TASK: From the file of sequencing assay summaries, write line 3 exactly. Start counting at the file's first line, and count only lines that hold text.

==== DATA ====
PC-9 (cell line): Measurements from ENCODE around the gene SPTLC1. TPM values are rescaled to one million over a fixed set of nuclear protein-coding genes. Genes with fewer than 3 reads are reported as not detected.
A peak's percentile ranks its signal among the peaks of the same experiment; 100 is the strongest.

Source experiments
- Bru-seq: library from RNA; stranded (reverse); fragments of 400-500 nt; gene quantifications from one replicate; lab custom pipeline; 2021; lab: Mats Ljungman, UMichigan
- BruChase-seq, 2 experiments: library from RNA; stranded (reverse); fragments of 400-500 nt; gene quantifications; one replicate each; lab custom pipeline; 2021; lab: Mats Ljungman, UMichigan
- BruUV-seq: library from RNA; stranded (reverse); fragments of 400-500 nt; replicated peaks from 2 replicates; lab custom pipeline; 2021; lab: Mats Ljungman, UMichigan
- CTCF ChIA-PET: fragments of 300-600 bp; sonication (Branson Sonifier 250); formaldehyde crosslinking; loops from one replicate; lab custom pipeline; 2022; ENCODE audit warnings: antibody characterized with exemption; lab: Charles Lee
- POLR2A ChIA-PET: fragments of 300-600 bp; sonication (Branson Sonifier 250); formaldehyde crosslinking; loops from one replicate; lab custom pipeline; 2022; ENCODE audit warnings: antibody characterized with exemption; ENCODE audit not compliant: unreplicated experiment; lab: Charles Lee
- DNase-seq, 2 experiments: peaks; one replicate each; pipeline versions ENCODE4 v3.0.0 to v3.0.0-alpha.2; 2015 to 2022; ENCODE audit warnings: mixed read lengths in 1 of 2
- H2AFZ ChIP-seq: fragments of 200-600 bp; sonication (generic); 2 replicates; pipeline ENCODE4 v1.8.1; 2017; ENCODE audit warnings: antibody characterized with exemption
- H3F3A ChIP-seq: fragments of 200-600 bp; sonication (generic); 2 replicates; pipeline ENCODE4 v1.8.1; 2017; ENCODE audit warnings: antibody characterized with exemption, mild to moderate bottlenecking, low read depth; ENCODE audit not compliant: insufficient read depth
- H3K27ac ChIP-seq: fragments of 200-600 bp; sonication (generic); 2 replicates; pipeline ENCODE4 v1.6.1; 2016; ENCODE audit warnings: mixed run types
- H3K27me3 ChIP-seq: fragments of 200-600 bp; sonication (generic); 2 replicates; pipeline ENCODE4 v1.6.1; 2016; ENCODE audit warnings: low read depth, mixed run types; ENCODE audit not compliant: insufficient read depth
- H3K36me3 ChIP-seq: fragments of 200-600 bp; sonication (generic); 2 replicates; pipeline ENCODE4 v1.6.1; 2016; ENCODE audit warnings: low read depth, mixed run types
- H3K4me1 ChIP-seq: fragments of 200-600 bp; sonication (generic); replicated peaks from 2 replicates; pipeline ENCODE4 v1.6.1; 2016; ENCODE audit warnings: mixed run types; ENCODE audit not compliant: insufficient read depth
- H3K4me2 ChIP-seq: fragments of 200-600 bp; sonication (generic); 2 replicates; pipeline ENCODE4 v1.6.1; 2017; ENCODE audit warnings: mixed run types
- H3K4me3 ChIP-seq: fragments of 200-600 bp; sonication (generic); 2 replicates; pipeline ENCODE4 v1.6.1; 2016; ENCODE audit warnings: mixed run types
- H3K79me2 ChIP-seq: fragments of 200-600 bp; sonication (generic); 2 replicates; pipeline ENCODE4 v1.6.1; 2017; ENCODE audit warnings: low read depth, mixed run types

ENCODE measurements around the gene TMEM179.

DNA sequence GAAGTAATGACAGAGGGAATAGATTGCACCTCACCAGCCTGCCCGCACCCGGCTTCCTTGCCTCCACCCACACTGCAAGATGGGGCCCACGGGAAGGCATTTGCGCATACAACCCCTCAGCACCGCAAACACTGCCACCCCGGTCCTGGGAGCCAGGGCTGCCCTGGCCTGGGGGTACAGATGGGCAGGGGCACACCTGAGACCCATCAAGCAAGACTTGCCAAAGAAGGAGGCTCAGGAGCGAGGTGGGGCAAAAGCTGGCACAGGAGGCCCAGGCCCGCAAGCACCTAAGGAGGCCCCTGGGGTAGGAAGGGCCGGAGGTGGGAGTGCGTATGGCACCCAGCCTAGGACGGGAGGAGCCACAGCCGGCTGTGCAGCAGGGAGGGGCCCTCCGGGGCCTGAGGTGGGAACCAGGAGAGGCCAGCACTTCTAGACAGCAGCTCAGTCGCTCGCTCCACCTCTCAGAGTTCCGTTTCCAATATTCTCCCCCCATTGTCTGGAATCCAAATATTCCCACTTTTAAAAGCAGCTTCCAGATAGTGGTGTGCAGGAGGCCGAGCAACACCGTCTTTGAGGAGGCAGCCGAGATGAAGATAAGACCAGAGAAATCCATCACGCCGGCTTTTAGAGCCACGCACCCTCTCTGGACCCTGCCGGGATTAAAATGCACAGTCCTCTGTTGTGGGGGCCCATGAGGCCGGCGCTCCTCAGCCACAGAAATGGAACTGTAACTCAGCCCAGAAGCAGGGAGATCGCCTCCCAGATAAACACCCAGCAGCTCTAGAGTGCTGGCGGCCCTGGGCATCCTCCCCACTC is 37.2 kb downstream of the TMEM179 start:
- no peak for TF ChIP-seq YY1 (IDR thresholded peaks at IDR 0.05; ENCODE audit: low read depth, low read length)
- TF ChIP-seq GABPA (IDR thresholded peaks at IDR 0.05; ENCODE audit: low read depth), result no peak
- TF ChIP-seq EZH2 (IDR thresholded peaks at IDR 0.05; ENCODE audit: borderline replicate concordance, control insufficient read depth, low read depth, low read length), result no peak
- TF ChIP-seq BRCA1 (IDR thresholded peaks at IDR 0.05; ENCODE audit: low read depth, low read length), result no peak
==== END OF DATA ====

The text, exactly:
Source experiments